Oxymoron: Definition, Types & Examples

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Oxymoron is one of the few figures of speech that deals with contradictions of sense and meaning. In literature, oxymorons are used to imply the contractions in life that the standard words fail to accommodate due to the notions established on pure binaries.

What is Oxymoron?

Oxymoron is a figure of speech that is mostly used in literary language to create uncanny contrast between contradictory terms by putting them side by side.

The word “Oxymoron” is composed of two Greek words, “oxys” meaning sharp or keen and “moros” meaning dull, stupid or foolish, having completely contradictory meanings. In that sense, the term itself is oxymoronic in nature.

Types of Oxymorons

Oxymorons can be categorized into different types based on various factors. Depending on the circumstance that the oxymorons are used, they can be categorized as natural, literary, punning, humorous, accidental and deliberate oxymorons. Based on how many words make the oxymoron, they can be divided into single-word and double-word categories.

Single-word Oxymoron

In these oxymorons, two opposite or contrasting ideas are conjugated inside a single word. 

Dependent Morphemes

These sets of oxymorons are made out of two morphemes (the smallest unit in language) that construct a single word. The morphemes are dependent on one another to convey the full meaning. i.e. Fortepiano (that is the formal name of the piano; “piano” means soft and “forte” means loud), preposterous (it means to be devoid of reason; “pre” is something before the start and “post” means after the end of something), superette (small supermarket; “super” means bigger or better and the suffix, “-ette” indicates small) etc.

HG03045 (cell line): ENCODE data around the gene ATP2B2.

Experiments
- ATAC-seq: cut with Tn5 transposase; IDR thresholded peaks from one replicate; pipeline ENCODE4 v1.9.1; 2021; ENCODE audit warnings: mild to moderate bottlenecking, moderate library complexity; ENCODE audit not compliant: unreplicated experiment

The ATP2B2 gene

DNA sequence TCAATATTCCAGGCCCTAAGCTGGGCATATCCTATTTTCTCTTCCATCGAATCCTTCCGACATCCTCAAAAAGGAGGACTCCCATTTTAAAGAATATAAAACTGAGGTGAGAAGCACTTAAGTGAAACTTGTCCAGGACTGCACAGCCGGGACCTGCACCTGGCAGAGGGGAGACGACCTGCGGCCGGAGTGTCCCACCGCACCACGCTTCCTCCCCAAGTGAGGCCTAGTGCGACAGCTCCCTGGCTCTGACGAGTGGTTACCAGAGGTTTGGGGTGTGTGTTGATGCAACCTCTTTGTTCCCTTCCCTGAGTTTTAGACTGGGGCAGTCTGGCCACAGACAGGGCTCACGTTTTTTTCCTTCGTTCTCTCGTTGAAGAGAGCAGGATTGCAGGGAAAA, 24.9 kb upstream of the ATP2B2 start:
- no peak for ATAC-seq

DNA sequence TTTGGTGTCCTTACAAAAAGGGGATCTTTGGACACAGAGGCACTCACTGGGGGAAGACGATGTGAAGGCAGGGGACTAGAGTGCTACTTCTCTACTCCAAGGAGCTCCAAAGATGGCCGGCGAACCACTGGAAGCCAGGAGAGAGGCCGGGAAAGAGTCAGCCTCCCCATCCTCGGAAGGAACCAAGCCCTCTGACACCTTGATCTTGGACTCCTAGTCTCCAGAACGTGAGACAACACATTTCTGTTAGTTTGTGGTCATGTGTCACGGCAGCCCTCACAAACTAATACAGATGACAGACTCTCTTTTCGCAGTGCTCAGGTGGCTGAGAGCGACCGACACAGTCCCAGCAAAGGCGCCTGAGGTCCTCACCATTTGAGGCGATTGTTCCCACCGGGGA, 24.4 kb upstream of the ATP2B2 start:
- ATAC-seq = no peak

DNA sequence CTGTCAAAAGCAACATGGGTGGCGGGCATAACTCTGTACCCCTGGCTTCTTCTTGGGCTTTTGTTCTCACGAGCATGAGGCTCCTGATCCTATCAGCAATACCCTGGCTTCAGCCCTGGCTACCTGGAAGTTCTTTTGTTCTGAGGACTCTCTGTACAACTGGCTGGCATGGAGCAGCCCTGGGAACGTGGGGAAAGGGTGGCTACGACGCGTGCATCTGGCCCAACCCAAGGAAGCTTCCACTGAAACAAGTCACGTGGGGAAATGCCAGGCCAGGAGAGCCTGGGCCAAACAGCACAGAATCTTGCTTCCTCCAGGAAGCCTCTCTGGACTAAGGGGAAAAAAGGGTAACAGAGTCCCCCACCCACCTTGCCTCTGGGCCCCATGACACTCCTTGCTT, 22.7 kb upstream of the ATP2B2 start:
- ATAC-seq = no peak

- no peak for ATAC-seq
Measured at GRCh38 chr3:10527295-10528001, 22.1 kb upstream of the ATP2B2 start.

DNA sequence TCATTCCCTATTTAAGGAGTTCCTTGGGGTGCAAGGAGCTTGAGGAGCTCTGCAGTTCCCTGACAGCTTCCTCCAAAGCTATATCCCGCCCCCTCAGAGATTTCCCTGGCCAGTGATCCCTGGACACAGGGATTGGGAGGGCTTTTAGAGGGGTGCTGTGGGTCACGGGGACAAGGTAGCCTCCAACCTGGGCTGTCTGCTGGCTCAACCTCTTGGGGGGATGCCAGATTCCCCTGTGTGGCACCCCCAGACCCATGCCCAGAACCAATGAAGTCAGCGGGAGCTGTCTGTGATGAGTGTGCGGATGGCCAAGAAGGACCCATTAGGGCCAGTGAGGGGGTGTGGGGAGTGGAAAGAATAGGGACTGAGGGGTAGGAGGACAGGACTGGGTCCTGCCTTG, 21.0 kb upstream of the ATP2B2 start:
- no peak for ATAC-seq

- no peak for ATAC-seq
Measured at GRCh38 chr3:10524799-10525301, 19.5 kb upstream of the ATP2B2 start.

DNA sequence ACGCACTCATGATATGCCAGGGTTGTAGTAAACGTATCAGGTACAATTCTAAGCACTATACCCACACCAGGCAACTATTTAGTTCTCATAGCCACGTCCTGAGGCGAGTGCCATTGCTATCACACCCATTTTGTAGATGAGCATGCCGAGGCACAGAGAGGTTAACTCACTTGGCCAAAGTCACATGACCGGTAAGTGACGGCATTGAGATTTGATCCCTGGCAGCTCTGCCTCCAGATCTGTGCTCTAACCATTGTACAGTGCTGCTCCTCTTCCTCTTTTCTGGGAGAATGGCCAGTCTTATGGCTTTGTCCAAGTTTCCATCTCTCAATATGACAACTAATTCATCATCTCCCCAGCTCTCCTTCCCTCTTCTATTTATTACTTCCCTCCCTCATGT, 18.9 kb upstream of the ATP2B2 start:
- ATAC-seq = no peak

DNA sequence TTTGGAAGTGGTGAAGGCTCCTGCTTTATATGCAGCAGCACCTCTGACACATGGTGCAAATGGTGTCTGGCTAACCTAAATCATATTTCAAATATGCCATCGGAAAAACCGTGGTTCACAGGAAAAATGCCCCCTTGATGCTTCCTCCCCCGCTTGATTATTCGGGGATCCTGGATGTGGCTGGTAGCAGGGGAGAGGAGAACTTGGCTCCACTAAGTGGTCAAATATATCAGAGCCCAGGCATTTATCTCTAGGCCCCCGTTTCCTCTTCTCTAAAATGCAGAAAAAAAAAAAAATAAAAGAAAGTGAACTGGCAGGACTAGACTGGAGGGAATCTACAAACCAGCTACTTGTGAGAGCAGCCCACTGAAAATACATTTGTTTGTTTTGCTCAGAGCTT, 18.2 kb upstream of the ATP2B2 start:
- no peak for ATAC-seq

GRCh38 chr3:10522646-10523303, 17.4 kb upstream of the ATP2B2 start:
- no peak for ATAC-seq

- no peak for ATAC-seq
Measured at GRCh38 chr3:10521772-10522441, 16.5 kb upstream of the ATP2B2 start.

Independent Morphemes

These single-word oxymorons can be split into two morphemes that carry contradictory meanings but sit together to represent a combination of both concepts no matter how distinct. The two morphemes in these oxymorons do not depend on one another to be complete. They individually make complete sense and join together to create a more refined meaning as figures of speech. i.e. Spendthrift (someone who spends loads; "spend" is to buy stuff with money and "thrift' means to not be wasteful), bridegroom (the guy getting married; "bride" is the wife and "groom" is the husband at their wedding), bittersweet (sweet but with a bitter aftertaste; "bitter" is a sharp pungent taste or smell and "sweet" is a soft pleasant taste or smell) etc.

Double-word Oxymoron

Any oxymoron that is not a single-word oxymoron is most certainly a double-word one since an oxymoron is about two contradictory ideas. These oxymorons consist of two completely opposite words standing separate from one another and emitting a deeper meaning when considered as one unit. i.e. industrial park, open secret, recorded live etc.

Example of Oxymorons

  • Compound Word Oxymorons: Frenemy, love-hate, sophomore, oxymoron, pianoforte etc.
  • Adjective + Noun Oxymorons: Controlled chaos, fine mess, deafening silence, peaceful war, heavy lightness etc.
  • Adverb + Adjective Oxymorons: Strangely familiar, perfectly imperfect, painfully beautiful, definitely undecided etc.
  • Phrasal Oxymoron: Act naturally, agree to disagree, kill with kindness, make haste slowly etc.
  • Dead Metaphors: Awful(ly) good, barely clothed, hardly easy, damn(ed) good etc.
  • Doublespeak Oxymorons: Real counterfeit, mandatory option, virtually spotless etc.

 

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